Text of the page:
Plus - Appreciations

Loyal and hospitable Old Thomian, hotelier, Party stalwart, and friend

Bodhi Ranasinghe

Bodhi Ranasinghe stood by his principles and what he thought was correct. The sudden demise of my good friend Bodhi on February 24, at a comparatively young age, has left me and many others in a state of shock and disbelief.

I had known Bodhi for more than 25 years, starting with our association at the Mercantile Credit Group, where he served as a director until his demise. Bodhi was a man of many facets. He was a proud Thomian, having had his education at S. Thomas’ Preparatory School in Kollupitiya, and later at S. Thomas’ College, Mount Lavinia. Bodhi was Vice-President of the Thomian Society, and was actively involved in events for his old school.

The night before his demise, Bodhi celebrated a 50-years get-together with his Thomian batch-mates. Little did his friends realise they would be hearing of Bodhi’s demise only a few hours later. Bodhi was a hotel school graduate and an experienced hotelier. He started his professional career at the Koggala Beach Resort, and later moved to Mercantile Hotels, where he was managing director. He also served as chairman of Ceylon Hotels Corporation.

Bodhi entered politics through his father-in-law, former Lake House chairman Sunil Rodrigo. He was the UNP organiser for Colombo East, a post he later quit. He was close to the Premadasa family, and was one time confidante of Ranil Wickremesinghe, the UNP leader. Bodhi’s advice was sought by not only his party members but by the government side as well. He was considered a trusted moderate and a skilled political negotiator.

His house was the venue for important UNP meetings, and many enjoyed his hospitality. Bodhi set up the Bodhi Ranasinghe Foundation, which supported education, sports and religious activities for the under-privileged. He was a devout Buddhist, and was involved in many temple activities around the country.

Bodhi was supported in all his activities by his lawyer wife Chaturie and his doctor sons Werunja and Lamra. He was deeply proud of the boys and their achievements. Bodhi will be missed by all. He was lovely company, with his good humour and that charming smile.

Our sympathies go to his loved ones in their time of grief.

May Bodhi attain Nibbana.

Johanne de Zilwa

Lokumaama of Habaraduwa was a giant father figure to the family

J. D. A. Gunasekara

Albert Einstein said: “Our death is not an end if we can live on in our children and the younger generation. For they are us, our bodies are only wilted leaves on the tree of life.” Lokumaama passed away peacefully at his home on November 22, 2010. During our growing up years, he was not only my mother’s older brother, but also a giant father figure, looming large above us, even when he was not physically around with us. We looked up to him with respect and fondness.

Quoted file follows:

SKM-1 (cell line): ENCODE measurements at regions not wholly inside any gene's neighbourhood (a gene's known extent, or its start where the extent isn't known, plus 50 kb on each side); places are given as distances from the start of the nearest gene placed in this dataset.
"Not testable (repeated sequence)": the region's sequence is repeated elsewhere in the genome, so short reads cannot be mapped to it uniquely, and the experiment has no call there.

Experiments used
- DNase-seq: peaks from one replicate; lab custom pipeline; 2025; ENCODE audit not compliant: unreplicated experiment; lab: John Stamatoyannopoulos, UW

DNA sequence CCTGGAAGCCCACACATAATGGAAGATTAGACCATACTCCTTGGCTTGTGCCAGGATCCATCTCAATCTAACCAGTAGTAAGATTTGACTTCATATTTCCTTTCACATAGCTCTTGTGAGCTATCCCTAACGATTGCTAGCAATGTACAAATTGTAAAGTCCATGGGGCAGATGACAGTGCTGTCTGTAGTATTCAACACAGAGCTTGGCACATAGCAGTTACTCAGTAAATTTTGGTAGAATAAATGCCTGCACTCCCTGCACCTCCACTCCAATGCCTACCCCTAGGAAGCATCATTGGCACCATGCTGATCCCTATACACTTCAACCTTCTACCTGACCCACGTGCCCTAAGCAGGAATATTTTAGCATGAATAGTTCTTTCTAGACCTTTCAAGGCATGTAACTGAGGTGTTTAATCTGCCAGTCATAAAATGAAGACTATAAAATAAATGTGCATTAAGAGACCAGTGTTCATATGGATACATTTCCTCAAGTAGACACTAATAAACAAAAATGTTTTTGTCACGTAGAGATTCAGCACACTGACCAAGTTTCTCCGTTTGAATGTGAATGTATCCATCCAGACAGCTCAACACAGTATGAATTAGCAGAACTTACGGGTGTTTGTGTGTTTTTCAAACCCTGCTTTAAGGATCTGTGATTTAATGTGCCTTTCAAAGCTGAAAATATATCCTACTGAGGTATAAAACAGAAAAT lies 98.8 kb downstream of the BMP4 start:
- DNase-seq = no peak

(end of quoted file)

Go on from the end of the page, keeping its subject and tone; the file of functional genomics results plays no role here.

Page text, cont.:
My mother would tell us when we were children, and even now, how she felt about him. She said that Lokumaama was more like a father to her than an older brother. I heard stories about how, as a young man and the eldest child, he took care of the family.

My mother instilled in us the importance of giving back. She insisted we show gratitude and respect to Lokumaama. No wonder she misses him so dearly. He was a source of inspiration to his own children and the whole of my maternal family.

Lokumaama visited his birthplace, Habaraduwa, to attend the “samuluwa” (annual gathering) of the Gunasekara family barely two months before his death. He had a profound sense of belonging to the family, and to his place of birth. Although he lived most of his adult life in Colombo, part of his soul was always in Habaraduwa, where he grew up and studied.

Lokumaama never hesitated to help a fellow human being. And he did so without fuss or fanfare. The last time I visited Lokumaama was two weeks before his demise. He embraced life for all that it is. I could feel his sense of achievement in his life’s work.

My beloved Lokumaama is survived by his loving wife, son and two daughters. They will no doubt carry on his legacy. His demise is not an end. He will continue to live on in his children, and in all who are dear to him.

May Lokumaama attain the Supreme Bliss of Nirvana.

Dileepa Nanayakkara Wasam

He touched and enriched our lives

Ven. Joseph Sarvananthan

The first emotion at his death was a profound sense of personal loss. Fr. Sarva, as he was called by all who knew him, ministered to our parish - Christ church, Galle Face- for five years, but his time with us cannot be measured merely by years but more in terms of memories, of the joys and sorrows in the life of the parish and in the way in which he touched and enriched individual lives.

When reminiscing, we recall his vibrant and thought- provoking sermons, beautiful, meaningful prayers, sparkling wit and intelligence. But what of the man himself?

Few knew the very private person that he was. Fr Sarva had strong opinions formed through astute powers of observation that saw beyond carefully contrived façades. Yet, he did not let prejudice influence his interaction with people, and would speak to one and all with his customary smile and joviality.

He was a larger than life personality and made his quiet presence felt wherever he went. A pertinent remark would bring a long and involved discussion back on track, or a terse observation, present new insights to the dialogue. He had the admirable facility of anticipating dissension and dispelling conflict with a few well chosen words.

He lived his faith in the Almighty, giving generously of himself to the work of the church, even during times of personal adversity. He was also a visionary, and was at the forefront of supporting such controversial issues as the ordination of women to the Anglican church.

We shared a heightened sense for the ridiculous, and enjoyed many a joke on the foibles of people. He was my mentor, confidant, advisor and friend. I laughed with him, cried with him, argued and even fought with him, one stubborn personality refusing to yield to the other. There were times, as vicar’s warden, when I challenged some aspect of his administration, but then the clouds would soon blow over and all would be well once more.